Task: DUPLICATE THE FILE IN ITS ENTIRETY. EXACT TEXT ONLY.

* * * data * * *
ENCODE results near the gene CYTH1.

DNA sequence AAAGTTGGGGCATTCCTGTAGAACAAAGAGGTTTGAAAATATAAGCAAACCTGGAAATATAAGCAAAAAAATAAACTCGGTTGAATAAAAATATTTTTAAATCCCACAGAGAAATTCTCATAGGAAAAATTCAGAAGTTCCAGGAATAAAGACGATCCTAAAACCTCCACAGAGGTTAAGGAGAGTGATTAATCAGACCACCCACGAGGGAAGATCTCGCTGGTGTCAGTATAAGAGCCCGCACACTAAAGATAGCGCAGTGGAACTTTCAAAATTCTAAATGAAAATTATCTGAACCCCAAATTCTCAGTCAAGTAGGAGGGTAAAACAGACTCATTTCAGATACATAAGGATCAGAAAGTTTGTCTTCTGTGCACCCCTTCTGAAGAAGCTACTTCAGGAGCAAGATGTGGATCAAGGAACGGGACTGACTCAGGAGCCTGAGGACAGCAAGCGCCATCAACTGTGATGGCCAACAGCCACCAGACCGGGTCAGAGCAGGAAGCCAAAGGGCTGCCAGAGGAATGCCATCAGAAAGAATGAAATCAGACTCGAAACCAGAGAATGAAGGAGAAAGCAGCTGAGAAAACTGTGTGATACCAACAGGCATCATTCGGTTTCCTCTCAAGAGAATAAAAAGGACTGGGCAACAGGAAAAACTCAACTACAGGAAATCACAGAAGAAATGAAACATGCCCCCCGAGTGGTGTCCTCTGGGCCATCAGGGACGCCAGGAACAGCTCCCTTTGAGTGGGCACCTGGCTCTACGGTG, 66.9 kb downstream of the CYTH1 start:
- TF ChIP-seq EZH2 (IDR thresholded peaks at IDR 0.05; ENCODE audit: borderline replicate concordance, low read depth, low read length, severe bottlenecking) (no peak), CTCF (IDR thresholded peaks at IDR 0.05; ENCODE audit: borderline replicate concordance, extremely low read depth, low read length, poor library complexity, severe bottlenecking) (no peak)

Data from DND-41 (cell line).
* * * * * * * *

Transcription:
ENCODE results near the gene CYTH1.

DNA sequence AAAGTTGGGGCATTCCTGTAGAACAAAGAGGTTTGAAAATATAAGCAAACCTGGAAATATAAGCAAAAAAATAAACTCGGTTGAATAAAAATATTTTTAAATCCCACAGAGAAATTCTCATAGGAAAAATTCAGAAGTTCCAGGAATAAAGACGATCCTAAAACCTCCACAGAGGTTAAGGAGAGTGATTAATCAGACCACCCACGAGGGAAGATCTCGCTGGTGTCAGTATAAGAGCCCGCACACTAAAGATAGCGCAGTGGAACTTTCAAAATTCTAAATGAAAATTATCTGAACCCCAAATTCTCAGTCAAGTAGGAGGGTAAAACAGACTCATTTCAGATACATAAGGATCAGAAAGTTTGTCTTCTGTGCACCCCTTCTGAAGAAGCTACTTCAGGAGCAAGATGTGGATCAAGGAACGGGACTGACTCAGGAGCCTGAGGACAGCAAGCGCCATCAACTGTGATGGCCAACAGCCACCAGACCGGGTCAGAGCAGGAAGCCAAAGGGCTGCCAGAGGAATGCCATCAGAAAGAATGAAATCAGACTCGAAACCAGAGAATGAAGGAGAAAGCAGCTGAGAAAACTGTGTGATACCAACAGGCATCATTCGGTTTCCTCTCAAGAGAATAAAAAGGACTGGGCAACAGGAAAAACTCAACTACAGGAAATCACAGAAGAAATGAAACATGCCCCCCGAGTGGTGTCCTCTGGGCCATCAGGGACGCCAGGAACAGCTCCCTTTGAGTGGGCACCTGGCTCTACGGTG, 66.9 kb downstream of the CYTH1 start:
- TF ChIP-seq EZH2 (IDR thresholded peaks at IDR 0.05; ENCODE audit: borderline replicate concordance, low read depth, low read length, severe bottlenecking) (no peak), CTCF (IDR thresholded peaks at IDR 0.05; ENCODE audit: borderline replicate concordance, extremely low read depth, low read length, poor library complexity, severe bottlenecking) (no peak)

Data from DND-41 (cell line).